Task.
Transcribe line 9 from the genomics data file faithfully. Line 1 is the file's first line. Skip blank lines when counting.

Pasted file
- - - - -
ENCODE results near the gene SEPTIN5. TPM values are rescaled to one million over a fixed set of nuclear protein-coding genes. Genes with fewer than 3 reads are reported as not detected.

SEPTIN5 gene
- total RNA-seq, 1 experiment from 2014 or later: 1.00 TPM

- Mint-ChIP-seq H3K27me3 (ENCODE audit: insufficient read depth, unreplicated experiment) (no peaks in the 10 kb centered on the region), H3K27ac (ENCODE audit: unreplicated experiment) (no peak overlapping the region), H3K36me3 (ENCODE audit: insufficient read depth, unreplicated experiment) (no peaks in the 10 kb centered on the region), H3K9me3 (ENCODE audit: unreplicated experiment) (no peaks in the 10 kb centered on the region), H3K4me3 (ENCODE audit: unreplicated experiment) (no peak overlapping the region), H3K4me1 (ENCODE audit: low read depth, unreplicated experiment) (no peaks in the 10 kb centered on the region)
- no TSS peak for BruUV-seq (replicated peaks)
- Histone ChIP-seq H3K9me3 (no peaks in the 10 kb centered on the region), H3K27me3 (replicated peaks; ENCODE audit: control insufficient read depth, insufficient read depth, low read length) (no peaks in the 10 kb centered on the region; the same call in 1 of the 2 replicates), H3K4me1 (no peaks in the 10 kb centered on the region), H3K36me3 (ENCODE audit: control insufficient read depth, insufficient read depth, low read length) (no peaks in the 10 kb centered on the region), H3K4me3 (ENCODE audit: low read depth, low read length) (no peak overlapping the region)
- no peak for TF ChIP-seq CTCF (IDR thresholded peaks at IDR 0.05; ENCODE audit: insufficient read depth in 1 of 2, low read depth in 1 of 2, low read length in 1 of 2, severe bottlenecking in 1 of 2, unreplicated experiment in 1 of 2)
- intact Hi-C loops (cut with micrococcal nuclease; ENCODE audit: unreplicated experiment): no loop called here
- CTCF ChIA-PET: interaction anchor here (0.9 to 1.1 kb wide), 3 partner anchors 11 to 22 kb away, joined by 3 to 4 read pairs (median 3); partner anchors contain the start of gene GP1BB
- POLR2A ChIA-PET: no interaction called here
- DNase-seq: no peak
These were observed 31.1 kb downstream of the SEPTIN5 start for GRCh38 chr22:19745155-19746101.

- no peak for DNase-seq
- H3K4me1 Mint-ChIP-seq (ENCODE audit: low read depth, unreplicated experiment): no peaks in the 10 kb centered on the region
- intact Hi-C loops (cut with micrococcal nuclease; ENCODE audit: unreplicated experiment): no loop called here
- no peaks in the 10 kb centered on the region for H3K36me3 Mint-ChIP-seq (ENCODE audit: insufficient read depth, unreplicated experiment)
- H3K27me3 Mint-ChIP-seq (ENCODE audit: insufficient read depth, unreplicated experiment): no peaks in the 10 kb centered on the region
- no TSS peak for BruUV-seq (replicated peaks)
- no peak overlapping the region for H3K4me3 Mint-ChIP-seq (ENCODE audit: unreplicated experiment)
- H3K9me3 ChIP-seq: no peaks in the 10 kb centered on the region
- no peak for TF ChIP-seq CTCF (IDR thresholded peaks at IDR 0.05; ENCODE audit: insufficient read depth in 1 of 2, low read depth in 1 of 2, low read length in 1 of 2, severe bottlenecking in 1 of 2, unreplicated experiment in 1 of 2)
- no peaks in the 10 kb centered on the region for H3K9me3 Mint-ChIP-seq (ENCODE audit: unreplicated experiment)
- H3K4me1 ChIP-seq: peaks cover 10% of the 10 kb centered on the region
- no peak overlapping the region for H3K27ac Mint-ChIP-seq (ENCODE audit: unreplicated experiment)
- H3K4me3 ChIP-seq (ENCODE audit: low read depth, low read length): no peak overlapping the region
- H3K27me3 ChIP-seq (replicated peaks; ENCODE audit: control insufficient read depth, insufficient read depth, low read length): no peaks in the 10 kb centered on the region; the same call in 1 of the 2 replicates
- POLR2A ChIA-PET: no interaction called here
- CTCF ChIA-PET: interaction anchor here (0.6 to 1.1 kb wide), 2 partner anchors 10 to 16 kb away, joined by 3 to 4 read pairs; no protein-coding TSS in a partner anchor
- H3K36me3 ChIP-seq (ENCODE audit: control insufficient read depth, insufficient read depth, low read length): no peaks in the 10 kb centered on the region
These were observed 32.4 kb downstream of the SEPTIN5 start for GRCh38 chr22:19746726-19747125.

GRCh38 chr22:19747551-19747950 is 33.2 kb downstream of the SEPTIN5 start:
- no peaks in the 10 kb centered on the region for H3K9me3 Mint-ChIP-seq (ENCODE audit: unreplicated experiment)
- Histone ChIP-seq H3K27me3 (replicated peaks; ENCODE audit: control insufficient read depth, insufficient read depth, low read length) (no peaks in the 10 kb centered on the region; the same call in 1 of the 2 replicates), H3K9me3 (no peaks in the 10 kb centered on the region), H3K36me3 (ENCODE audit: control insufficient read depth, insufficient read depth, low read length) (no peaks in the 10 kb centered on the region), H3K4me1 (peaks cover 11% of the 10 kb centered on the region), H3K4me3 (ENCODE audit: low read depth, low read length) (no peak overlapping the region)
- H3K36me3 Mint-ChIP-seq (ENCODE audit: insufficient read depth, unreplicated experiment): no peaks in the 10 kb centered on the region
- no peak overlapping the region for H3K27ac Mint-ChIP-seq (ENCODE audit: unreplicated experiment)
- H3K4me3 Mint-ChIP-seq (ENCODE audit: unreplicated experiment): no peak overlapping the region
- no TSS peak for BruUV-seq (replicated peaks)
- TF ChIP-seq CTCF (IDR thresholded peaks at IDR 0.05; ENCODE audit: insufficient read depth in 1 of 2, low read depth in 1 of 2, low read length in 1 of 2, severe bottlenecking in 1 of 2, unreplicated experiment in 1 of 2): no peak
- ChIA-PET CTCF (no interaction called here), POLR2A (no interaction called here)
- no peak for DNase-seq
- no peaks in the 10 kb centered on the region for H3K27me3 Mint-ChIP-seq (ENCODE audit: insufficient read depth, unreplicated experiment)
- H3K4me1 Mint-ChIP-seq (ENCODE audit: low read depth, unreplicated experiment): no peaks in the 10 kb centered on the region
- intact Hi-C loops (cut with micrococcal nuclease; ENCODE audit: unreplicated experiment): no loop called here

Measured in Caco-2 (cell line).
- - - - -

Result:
- CTCF ChIA-PET: interaction anchor here (0.9 to 1.1 kb wide), 3 partner anchors 11 to 22 kb away, joined by 3 to 4 read pairs (median 3); partner anchors contain the start of gene GP1BB